2016: A year of surprises, tragedy and hope

2016 review As 2016 draws to a close, Crosslight looks back on the biggest stories from this year.

On the political front, 2016 was a tumultuous year with plenty of shocks and surprises. The Australian federal election became a marathon as the Liberal Party narrowly edged the Australian Labor Party following eight days of counting.

The international community was stunned when the United Kingdom voted to leave the European Union, leading to the resignation of a prime minister and a deeply divided nation.

But perhaps the biggest shock of all came from the US as former reality TV star Donald Trump defied the polls to become the 45th president of the United States of America. His election victory prompted strong responses from Uniting Church members.

Over in Syria, the conflict continued into its sixth year as the number of displaced people throughout the world reached a record high. An image of a little boy covered head-to-toe in dust went viral and came to symbolise the suffering endured by a generation of Syrian children.

In June, a gunman opened fire at a gay nightclub in Orlando in what was the deadliest act of violence against LGBTQI people in US history.  The President of the Uniting Church Stuart McMillan responded by calling on church members to reflect on their commitment towards eradicating homophobia.

Terrorist attacks in France and Bangladesh also saw an outpouring of grief from around the world and questions of where God is amidst the darkness. The moderator offered a prayer of hope, reminding us that God’s love will never be defeated by evil.

While 2016 has seen a number of tragic events, stories of love and courage also emerged.

When the High Court ruled that 267 asylum seekers living on the Australian mainland could be deported back to Nauru, Uniting Church congregations responded by offering sanctuary to the people facing deportation. The Let Them Stay movement captured public attention and Premiers from all six states offered to resettle the refugees.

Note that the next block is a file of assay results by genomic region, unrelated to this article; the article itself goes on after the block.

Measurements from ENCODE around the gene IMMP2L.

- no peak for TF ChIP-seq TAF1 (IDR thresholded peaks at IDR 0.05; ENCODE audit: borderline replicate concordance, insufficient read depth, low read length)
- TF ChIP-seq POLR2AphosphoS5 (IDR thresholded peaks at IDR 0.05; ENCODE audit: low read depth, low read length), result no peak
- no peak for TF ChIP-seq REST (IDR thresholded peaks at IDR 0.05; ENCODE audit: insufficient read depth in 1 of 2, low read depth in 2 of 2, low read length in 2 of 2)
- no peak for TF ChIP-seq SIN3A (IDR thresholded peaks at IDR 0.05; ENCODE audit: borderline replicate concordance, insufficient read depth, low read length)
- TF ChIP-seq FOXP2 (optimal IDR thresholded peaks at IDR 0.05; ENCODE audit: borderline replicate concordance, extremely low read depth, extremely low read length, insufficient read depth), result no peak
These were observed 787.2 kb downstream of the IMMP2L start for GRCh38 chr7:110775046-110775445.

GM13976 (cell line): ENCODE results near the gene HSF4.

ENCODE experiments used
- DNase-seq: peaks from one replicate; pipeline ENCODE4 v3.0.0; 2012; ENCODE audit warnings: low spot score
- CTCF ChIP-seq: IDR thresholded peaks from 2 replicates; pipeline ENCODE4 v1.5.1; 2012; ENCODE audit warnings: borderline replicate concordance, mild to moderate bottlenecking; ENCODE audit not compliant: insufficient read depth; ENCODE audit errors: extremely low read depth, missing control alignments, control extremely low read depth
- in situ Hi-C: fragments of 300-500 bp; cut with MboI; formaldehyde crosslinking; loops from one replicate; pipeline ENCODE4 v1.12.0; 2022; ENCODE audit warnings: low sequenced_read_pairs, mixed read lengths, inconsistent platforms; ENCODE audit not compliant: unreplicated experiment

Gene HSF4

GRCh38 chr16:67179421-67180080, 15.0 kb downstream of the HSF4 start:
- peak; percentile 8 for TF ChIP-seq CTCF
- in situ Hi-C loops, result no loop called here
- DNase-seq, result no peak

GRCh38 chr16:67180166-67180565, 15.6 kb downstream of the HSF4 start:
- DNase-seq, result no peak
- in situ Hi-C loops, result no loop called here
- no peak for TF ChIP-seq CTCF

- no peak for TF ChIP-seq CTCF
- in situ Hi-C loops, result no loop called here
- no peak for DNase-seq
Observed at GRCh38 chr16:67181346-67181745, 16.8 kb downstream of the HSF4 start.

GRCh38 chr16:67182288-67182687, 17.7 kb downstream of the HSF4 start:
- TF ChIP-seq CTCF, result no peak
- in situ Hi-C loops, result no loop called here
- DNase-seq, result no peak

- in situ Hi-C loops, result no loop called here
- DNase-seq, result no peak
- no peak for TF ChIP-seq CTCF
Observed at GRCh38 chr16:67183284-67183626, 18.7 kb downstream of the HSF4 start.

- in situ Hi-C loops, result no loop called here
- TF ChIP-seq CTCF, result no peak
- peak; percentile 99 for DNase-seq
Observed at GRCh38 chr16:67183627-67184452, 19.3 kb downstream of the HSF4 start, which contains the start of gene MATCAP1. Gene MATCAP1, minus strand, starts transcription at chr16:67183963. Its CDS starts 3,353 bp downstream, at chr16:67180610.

Uniting Church members continue to extend a hand of friendship to their Muslim brothers and sisters.  In a spirit of interfaith solidarity, the High Street Uniting Church congregation in Frankston shared a Ramadan meal with members of the local Muslim community.

2016 was a period of change and transition for the Uniting Church.

A new moderator, Rev Sharon Hollis, was installed at the Synod meeting, held at Box Hill Town Hall for the first time. The church’s youth made their voice heard as they reminded Synod members that the future of the church is already here.

2016 was also a big year for UnitingCare agencies in Victoria and Tasmania as they joined together to form a single organisation. With more than 3,500 staff and 3,500 volunteers, Uniting VicTas will become one of the largest community service providers operating in Victoria and Tasmania.

As we enter a new year, it is time to reflect on our goals for the next 12 months. 2016 was a difficult year for many, and 2017 represents an opportunity for us to start a new chapter together. Next year, let’s strive to renew our relationships with our family, friends and with God.

The Communications and Media Services unit wishes all Crosslight readers a Merry Christmas and a Happy New Year. We have exciting plans in store for 2017 and look forward to bringing you more stories from the church and beyond in the coming year.

What are your hopes and prayers for 2017?

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